n 2017, Jill Cockson envisioned and created Swordfish Tom’s, a preProhibition–style cocktail bar located in the Crossroads of Kansas City. She’s now expanding her vision to Shawnee and partnering with Jay Sanders, previously the general manager at Manifesto, and Shelley and Derick Shackelford, owners of the building where the new bar Drastic Measures is located. Sanders will act as operating manager of the establishment. Jay and Jill enjoy the atmosphere in the photo above.



Cockson was drawn to Shawnee after meeting the Shacklefords and learning of their newly purchased building. “We met and Derick said, ‘I like smaller markets. I think the future is smaller neighborhood bars,’” she says. Cockson and Sanders agreed Shawnee was a great location. Sanders says there’s a need for a neighborhood gathering spot in the suburbs. “I’m 32 and a lot of my friends are my age. We don’t always want to drive all the way downtown for a craft cocktail,” he says.

Cockson adds, “I think you can create really unique, special spaces in neighborhoods that are being underserved right now.” “And the city is so accommodating for us,” Sanders says. Swordfish Tom’s is a speakeasy in the Crossroads district where you take an alley and go down the stairs to find a waiting room with a light above the door. A green light means there’s seating available; red means they’re at full occupancy. The concept will be similar at Drastic Measures,

and a light will let guests know if the bar is at its 40-max occupancy. “The model is the same but the face is a little different,” Sanders says. “We want to create an atmosphere where it’s like you’re coming to your living room, as opposed to a cold and unwelcoming space. We want people to be able to connect and have a conversation. That’s always our No. 1 agenda,” Cockson says. Sanders says, “We call it your neighborhood craft cocktail.” The name “Drastic Measures” relates to cocktail ingredients being precisely measured. It’s “drastic” because the owners like to stretch the creative ways they do things—yet they do so in measured, thoughtful ways. “So I thought (the name) was a great … juxtaposition of words, and it’s a nice colloquialism. So we’re going to do hopefully nice, farreaching, cool, thoughtful things, but with a very measured, tempered approach,” Sanders says. Sanders brings an impressive background in cocktails and is eager to create a custom menu for Drastic Measures. “I like doing bright flavors—not necessarily tropical or island—but like bright and unique flavor combinations using a variety of spirits, agave spirits or Aquavit, or just things that I personally like that maybe not a lot of people know about. I want to share, and I want them to like them too,” Sanders says. “I want to offer offbeat little things, but also very balanced. We’re not doing anything crazy. If you come in and you want something off the menu, such as a rum and Coke, well, we don’t offer Coca-Cola, but we do create our own cola syrup. Would you like to try that? We want you to be able to order whatever you want. “At the same time, everything we make is in-house. We try not to source anything.” The owners have designed the bar and the menu to enable drinks to be prepared as fast as possible. So while there are 12 craft cocktails on the menu, everything is readily available to quickly accommodate an off-the-menu request. Sanders is also creating a nonalcoholic selection of craft drinks. Sanders wants everyone to know they can create these same craft drinks at home, so he’s offering a recipe book for sale. “I never want anyone to feel like they can’t make something at home themselves,” he says, “so we have our recipe book for sale. So if you like our menu, I’ll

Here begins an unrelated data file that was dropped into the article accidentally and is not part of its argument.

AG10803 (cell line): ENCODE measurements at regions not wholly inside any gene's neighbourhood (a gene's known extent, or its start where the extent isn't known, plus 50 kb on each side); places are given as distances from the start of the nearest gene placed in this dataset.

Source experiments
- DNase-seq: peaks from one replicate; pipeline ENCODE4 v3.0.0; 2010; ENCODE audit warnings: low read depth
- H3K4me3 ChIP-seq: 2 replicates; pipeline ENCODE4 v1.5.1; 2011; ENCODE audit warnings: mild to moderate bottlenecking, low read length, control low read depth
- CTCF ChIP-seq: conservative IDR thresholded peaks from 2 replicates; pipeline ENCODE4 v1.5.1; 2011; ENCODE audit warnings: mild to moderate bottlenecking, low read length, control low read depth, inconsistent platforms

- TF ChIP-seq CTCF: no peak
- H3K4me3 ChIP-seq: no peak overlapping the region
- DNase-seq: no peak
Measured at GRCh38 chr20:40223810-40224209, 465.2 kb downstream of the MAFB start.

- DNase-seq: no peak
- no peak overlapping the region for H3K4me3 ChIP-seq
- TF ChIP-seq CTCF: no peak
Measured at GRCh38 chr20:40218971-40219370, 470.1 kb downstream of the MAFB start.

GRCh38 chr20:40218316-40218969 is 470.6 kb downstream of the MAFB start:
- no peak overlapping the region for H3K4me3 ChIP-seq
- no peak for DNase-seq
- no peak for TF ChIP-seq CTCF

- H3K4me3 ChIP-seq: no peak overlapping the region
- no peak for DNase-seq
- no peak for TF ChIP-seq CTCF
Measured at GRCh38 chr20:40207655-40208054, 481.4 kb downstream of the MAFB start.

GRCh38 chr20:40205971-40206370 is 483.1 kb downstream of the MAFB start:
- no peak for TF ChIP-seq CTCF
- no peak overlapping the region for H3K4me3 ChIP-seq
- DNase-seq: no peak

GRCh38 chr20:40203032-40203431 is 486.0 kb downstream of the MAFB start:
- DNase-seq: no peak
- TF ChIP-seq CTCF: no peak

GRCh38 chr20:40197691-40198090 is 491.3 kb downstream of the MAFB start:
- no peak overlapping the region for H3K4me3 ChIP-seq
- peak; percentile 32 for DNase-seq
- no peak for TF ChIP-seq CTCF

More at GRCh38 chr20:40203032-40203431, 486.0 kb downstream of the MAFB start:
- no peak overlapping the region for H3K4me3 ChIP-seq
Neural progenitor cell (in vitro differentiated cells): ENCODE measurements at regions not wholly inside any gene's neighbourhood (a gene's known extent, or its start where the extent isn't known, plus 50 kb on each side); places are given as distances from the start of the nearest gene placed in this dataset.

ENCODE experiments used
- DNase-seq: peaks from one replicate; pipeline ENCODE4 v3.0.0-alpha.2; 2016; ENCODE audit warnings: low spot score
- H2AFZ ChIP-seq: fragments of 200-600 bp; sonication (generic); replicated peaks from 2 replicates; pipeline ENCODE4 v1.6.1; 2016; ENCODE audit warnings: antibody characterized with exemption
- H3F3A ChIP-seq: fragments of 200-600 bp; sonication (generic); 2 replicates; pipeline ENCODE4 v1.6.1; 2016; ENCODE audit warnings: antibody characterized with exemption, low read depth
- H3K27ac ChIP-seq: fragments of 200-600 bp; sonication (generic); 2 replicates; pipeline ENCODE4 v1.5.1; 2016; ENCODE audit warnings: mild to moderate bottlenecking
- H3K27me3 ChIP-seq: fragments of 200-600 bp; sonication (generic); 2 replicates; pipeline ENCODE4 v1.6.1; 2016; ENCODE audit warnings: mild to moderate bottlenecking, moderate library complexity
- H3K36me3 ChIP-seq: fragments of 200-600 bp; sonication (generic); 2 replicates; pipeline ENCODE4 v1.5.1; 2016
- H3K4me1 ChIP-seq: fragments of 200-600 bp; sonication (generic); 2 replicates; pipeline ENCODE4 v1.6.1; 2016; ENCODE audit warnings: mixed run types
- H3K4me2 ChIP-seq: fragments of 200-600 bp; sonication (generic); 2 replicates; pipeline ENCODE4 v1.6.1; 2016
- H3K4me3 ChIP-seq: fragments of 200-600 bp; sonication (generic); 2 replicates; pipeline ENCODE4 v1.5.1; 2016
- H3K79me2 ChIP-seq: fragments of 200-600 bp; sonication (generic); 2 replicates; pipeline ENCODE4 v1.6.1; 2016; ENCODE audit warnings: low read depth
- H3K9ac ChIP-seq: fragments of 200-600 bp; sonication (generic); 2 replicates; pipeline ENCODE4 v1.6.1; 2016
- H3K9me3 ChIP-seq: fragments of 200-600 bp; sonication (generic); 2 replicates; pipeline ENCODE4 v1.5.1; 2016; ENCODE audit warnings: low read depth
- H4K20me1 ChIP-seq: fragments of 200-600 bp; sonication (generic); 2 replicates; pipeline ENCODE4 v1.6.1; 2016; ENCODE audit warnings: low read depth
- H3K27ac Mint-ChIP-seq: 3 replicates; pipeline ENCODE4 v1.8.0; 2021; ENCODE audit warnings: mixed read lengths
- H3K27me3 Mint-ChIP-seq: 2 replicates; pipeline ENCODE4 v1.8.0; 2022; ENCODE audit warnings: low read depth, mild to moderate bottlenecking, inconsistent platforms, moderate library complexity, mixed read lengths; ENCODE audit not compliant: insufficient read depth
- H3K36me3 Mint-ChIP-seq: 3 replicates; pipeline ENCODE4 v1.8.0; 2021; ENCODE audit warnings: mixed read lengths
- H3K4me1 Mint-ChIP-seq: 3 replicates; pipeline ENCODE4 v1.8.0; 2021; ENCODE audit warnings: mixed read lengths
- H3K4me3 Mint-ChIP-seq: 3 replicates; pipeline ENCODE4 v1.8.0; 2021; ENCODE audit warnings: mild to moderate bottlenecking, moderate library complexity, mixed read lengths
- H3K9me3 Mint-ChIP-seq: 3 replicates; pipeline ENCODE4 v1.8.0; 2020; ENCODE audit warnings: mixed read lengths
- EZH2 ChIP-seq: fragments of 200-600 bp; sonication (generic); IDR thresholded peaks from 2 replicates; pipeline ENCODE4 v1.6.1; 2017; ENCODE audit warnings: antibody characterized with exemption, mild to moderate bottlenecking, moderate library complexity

Cockson and Sanders, along with the Shackelfords, wanted Drastic Measures to have a welcoming atmosphere, from intimate seating clusters to the one-of-a-kind light fixtures designed by Jake Balcom.

When YouVisit Drastic Measures